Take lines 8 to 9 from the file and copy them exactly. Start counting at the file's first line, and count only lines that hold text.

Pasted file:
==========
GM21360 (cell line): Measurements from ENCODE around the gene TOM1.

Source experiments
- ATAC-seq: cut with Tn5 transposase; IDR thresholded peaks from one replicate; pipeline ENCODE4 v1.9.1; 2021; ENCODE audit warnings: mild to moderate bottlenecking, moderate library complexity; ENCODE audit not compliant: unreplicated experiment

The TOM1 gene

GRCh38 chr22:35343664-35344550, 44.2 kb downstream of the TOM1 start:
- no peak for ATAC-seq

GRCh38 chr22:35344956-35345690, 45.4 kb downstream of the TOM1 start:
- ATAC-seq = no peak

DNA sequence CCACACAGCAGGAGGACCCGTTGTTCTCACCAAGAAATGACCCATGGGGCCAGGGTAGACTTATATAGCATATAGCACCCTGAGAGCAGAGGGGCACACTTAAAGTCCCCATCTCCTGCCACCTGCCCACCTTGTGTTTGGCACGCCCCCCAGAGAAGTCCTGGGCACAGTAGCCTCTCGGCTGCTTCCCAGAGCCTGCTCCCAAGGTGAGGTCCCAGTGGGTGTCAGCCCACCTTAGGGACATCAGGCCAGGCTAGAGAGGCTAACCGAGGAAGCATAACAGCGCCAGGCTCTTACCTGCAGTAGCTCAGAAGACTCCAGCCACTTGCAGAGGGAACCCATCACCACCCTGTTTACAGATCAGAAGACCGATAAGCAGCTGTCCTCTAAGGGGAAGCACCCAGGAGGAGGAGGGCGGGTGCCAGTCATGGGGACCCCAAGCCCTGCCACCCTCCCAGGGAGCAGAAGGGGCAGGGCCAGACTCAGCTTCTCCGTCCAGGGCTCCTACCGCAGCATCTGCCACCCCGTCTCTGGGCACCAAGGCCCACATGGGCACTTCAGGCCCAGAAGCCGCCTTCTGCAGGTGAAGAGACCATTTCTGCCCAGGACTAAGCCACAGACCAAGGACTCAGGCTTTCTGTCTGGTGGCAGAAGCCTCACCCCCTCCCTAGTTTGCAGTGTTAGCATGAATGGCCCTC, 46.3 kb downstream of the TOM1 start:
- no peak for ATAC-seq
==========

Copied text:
- ATAC-seq = no peak

DNA sequence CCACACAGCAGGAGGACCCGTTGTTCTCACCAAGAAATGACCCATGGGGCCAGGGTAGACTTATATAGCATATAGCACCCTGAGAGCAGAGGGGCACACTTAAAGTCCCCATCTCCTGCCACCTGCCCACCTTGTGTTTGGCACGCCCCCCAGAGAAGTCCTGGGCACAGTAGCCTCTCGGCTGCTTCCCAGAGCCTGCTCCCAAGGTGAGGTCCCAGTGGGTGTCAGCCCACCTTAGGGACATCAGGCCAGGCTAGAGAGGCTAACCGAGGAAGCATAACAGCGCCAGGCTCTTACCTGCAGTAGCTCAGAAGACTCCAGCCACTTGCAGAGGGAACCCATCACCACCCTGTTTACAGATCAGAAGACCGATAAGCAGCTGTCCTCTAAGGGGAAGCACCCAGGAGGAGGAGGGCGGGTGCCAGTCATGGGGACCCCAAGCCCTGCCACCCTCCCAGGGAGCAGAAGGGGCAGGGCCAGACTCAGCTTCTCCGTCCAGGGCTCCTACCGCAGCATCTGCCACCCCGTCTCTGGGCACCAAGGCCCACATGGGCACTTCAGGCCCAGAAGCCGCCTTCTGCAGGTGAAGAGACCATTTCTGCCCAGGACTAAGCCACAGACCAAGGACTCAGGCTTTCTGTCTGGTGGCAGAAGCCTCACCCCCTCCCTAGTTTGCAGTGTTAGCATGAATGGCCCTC, 46.3 kb downstream of the TOM1 start: